Because my own memories of it remain vivid, it is difficult to fathom the number of years that have passed since the 1991 Gulf War.
It is sobering, too, to consider the fighting that has transpired across Southwest Asia since Operations Desert Shield and Desert Storm. Where does Gulf War I fit in the context of those subsequent conflicts?
On the 25th anniversary of Operation Desert Storm, I collected reflections from a number of fellow Gulf War veterans — among them former Secretary of State Colin Powell. In 1991, he chaired the Joint Chiefs of Staff.
First, most agreed, the actions in 1991 provided Americans evidence that their military forces had achieved a level of effectiveness superior to a low ebb experienced in the aftermath of the Vietnam war.
Powell described Desert Storm as significantly different from wars before or since in that the diplomatic goals it supported were so limited — as was the space and time in which fighting took place.
Others with whom I spoke pointed up that — because of real-time coverage on CNN — many Americans felt they experienced Operation Desert Storm in a more first-hand fashion than they had previous wars.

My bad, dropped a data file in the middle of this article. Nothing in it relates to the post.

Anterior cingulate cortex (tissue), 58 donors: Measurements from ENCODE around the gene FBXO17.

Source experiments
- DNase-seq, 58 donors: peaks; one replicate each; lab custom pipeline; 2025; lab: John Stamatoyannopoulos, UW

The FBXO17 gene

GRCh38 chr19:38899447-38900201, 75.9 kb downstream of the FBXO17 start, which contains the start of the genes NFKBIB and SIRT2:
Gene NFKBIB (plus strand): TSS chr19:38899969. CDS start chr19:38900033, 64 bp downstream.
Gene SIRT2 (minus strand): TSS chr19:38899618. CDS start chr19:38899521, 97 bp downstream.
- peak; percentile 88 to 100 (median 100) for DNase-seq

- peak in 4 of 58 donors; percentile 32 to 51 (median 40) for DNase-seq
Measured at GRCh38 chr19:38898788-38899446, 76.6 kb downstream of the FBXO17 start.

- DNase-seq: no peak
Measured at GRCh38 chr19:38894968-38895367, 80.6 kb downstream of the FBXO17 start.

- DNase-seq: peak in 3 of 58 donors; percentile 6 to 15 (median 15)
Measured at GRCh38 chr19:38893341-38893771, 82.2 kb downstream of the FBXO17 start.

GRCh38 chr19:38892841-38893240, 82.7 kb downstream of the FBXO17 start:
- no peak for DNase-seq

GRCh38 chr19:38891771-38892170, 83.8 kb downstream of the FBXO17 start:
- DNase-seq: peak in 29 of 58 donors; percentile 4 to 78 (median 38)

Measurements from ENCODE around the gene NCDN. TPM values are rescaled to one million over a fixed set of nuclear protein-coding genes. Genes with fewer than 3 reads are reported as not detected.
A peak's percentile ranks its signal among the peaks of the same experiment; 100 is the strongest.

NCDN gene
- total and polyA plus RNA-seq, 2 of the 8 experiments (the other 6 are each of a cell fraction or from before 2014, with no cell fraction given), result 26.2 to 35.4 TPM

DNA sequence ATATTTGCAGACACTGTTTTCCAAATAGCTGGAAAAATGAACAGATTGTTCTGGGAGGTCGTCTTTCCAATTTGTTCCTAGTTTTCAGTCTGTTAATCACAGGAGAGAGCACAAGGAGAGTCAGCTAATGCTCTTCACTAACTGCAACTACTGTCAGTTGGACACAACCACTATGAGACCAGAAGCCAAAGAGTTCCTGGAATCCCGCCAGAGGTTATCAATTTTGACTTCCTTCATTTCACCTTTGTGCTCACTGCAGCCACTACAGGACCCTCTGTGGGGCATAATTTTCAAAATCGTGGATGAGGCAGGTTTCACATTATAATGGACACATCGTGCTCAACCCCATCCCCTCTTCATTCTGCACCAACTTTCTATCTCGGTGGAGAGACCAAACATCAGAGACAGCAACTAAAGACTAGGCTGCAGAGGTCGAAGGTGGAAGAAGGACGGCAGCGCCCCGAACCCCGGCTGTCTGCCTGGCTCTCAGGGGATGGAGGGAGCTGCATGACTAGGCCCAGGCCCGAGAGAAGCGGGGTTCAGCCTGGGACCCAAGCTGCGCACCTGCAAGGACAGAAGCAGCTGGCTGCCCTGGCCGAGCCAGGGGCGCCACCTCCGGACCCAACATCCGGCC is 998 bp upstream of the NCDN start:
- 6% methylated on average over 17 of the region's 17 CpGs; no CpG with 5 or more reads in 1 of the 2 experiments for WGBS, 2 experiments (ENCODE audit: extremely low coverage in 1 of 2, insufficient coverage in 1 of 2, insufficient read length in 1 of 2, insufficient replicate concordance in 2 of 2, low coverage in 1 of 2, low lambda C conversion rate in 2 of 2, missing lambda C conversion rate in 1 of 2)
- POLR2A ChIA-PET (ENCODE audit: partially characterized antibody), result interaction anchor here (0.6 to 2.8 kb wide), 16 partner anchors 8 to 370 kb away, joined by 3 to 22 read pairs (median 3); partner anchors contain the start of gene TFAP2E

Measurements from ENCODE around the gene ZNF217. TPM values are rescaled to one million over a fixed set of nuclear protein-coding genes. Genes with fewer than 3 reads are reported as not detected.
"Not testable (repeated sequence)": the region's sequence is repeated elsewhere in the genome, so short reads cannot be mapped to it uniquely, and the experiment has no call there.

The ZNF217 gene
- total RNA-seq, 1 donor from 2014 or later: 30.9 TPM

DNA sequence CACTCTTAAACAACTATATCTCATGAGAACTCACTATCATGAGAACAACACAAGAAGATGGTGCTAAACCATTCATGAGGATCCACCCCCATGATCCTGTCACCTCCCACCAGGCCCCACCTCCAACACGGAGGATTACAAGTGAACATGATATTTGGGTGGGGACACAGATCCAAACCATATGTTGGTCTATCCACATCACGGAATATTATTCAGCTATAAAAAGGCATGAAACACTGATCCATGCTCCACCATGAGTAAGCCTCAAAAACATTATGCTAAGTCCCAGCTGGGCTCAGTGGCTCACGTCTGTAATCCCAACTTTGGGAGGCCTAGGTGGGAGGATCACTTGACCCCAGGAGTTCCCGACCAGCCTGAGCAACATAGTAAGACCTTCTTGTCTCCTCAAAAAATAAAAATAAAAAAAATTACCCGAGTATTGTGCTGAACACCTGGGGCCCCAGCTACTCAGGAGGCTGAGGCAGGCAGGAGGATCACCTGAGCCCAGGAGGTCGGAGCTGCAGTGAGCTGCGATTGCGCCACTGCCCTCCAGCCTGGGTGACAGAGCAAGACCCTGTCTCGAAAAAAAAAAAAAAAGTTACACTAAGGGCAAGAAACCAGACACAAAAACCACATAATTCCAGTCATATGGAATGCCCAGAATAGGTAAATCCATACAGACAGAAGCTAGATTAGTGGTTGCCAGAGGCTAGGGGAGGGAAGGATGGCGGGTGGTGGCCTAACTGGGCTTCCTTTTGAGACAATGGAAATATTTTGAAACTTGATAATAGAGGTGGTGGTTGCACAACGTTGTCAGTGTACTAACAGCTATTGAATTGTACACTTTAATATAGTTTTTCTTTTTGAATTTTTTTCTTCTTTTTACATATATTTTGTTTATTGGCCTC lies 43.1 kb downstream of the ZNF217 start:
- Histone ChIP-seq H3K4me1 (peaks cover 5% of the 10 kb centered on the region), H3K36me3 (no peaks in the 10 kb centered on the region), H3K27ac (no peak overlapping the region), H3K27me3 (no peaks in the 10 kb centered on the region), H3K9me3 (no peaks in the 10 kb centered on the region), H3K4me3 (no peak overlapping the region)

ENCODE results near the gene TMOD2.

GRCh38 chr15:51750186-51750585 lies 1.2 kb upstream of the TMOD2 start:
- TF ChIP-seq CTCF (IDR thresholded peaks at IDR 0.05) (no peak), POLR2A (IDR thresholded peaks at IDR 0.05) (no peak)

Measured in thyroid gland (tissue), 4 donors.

Then there was the introduction of new technologies on the battlefield. The Gulf War was the first conflict in which Global Positioning Systems played a significant role — allowing ground forces quick, precise navigation over desert terrain devoid of such features as hills, forests, rivers and lakes.
Powell told me that the military had so few GPS systems in supply warehouses at that time that officers were sent to Radio Shack stores across the U. S. — to buy every additional unit they could find.
In 2016, I gathered these and more observations about the Gulf War into a series of radio reports for Westwood One News. Each is no longer than two minutes. Click here to listen.